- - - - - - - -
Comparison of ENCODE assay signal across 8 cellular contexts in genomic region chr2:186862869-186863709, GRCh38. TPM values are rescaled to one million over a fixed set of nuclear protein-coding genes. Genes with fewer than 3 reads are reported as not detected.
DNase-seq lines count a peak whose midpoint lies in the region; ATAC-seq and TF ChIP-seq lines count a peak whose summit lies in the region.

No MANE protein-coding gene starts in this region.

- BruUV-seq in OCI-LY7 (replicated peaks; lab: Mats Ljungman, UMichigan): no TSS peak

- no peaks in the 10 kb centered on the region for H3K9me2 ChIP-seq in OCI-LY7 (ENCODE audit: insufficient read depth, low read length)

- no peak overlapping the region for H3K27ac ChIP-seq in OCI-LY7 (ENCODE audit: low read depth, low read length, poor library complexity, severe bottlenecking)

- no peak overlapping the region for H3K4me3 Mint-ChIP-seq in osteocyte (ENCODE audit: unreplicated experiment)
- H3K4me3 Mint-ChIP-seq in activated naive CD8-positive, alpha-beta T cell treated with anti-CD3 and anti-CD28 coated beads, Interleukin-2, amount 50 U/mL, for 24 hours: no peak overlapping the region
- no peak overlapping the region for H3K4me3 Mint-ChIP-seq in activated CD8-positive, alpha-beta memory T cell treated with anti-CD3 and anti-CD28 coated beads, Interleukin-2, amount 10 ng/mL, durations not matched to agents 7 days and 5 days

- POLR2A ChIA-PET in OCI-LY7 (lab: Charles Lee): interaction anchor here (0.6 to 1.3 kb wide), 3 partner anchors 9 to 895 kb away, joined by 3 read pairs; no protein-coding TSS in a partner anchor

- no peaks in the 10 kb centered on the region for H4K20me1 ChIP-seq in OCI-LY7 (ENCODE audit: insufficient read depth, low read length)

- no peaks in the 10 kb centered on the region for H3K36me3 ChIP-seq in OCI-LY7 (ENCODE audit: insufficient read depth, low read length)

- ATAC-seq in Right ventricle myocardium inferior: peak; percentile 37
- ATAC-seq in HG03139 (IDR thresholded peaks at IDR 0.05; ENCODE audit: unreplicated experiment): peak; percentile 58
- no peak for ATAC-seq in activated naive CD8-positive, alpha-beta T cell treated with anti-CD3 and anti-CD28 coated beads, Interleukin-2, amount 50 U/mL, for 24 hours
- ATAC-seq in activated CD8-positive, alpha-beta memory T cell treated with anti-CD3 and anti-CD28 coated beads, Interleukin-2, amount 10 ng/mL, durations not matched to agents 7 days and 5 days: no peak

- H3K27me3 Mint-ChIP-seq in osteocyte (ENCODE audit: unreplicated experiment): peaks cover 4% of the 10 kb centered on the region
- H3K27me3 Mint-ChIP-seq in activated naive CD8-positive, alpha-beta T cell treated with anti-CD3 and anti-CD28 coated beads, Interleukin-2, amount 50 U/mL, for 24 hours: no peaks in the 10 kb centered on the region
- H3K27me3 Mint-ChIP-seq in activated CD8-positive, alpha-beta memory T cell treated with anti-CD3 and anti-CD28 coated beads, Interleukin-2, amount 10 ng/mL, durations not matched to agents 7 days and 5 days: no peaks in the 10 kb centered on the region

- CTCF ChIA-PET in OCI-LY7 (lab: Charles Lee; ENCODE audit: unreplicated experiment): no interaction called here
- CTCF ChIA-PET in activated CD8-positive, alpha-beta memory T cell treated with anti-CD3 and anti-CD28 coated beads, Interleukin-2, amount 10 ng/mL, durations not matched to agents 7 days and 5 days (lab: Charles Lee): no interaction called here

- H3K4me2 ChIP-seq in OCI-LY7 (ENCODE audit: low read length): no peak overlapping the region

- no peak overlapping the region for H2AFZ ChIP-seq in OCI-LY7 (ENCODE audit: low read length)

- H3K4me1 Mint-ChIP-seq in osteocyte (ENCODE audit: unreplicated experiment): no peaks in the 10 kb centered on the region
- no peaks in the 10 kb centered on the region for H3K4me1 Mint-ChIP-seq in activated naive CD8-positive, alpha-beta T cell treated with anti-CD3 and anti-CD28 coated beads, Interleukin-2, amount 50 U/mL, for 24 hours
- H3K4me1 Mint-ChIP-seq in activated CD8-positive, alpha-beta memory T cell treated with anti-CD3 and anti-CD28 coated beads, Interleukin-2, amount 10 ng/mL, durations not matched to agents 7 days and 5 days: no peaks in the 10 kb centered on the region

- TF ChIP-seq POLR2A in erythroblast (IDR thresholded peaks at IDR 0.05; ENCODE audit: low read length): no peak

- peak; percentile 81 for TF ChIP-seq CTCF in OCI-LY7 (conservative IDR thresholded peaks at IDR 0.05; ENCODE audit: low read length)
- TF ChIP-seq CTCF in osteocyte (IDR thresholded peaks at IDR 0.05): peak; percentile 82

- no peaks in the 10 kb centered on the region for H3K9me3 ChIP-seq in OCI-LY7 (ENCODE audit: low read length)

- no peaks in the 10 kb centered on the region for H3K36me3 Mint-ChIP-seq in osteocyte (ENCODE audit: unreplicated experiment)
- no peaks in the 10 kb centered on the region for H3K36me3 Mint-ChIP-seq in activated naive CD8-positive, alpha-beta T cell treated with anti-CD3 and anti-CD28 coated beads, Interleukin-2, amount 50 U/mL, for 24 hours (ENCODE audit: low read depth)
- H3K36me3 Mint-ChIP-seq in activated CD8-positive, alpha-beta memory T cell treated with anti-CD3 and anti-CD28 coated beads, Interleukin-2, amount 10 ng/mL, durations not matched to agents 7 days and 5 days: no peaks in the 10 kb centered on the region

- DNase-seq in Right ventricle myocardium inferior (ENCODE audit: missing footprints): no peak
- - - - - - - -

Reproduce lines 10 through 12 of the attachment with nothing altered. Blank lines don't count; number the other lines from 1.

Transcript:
- POLR2A ChIA-PET in OCI-LY7 (lab: Charles Lee): interaction anchor here (0.6 to 1.3 kb wide), 3 partner anchors 9 to 895 kb away, joined by 3 read pairs; no protein-coding TSS in a partner anchor

- no peaks in the 10 kb centered on the region for H4K20me1 ChIP-seq in OCI-LY7 (ENCODE audit: insufficient read depth, low read length)

- no peaks in the 10 kb centered on the region for H3K36me3 ChIP-seq in OCI-LY7 (ENCODE audit: insufficient read depth, low read length)